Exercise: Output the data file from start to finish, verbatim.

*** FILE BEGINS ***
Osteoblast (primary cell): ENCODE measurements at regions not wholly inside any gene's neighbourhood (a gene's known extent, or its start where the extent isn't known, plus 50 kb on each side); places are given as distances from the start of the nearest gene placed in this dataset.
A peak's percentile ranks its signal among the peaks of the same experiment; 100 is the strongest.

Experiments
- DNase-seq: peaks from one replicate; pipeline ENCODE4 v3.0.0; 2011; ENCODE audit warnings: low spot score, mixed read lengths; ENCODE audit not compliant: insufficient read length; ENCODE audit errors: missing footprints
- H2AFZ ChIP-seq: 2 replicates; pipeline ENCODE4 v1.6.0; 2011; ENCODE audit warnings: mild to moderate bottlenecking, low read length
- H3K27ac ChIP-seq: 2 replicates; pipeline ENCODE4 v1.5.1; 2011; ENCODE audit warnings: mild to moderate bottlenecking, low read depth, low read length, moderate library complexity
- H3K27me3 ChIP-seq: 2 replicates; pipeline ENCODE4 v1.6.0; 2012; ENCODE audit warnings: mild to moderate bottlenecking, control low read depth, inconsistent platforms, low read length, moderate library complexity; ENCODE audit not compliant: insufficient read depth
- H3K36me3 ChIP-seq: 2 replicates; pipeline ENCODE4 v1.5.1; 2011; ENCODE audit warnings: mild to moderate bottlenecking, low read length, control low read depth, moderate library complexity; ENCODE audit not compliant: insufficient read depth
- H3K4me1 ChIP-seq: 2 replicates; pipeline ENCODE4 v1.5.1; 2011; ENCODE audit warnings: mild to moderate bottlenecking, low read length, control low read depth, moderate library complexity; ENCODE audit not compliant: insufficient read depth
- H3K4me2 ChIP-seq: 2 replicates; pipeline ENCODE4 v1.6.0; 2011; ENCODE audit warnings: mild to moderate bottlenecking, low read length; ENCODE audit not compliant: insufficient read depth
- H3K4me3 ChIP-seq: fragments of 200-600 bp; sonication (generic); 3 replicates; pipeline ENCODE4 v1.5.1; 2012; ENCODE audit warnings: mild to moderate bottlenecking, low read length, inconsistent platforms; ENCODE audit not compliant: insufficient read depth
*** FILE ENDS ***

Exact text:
Osteoblast (primary cell): ENCODE measurements at regions not wholly inside any gene's neighbourhood (a gene's known extent, or its start where the extent isn't known, plus 50 kb on each side); places are given as distances from the start of the nearest gene placed in this dataset.
A peak's percentile ranks its signal among the peaks of the same experiment; 100 is the strongest.

Experiments
- DNase-seq: peaks from one replicate; pipeline ENCODE4 v3.0.0; 2011; ENCODE audit warnings: low spot score, mixed read lengths; ENCODE audit not compliant: insufficient read length; ENCODE audit errors: missing footprints
- H2AFZ ChIP-seq: 2 replicates; pipeline ENCODE4 v1.6.0; 2011; ENCODE audit warnings: mild to moderate bottlenecking, low read length
- H3K27ac ChIP-seq: 2 replicates; pipeline ENCODE4 v1.5.1; 2011; ENCODE audit warnings: mild to moderate bottlenecking, low read depth, low read length, moderate library complexity
- H3K27me3 ChIP-seq: 2 replicates; pipeline ENCODE4 v1.6.0; 2012; ENCODE audit warnings: mild to moderate bottlenecking, control low read depth, inconsistent platforms, low read length, moderate library complexity; ENCODE audit not compliant: insufficient read depth
- H3K36me3 ChIP-seq: 2 replicates; pipeline ENCODE4 v1.5.1; 2011; ENCODE audit warnings: mild to moderate bottlenecking, low read length, control low read depth, moderate library complexity; ENCODE audit not compliant: insufficient read depth
- H3K4me1 ChIP-seq: 2 replicates; pipeline ENCODE4 v1.5.1; 2011; ENCODE audit warnings: mild to moderate bottlenecking, low read length, control low read depth, moderate library complexity; ENCODE audit not compliant: insufficient read depth
- H3K4me2 ChIP-seq: 2 replicates; pipeline ENCODE4 v1.6.0; 2011; ENCODE audit warnings: mild to moderate bottlenecking, low read length; ENCODE audit not compliant: insufficient read depth
- H3K4me3 ChIP-seq: fragments of 200-600 bp; sonication (generic); 3 replicates; pipeline ENCODE4 v1.5.1; 2012; ENCODE audit warnings: mild to moderate bottlenecking, low read length, inconsistent platforms; ENCODE audit not compliant: insufficient read depth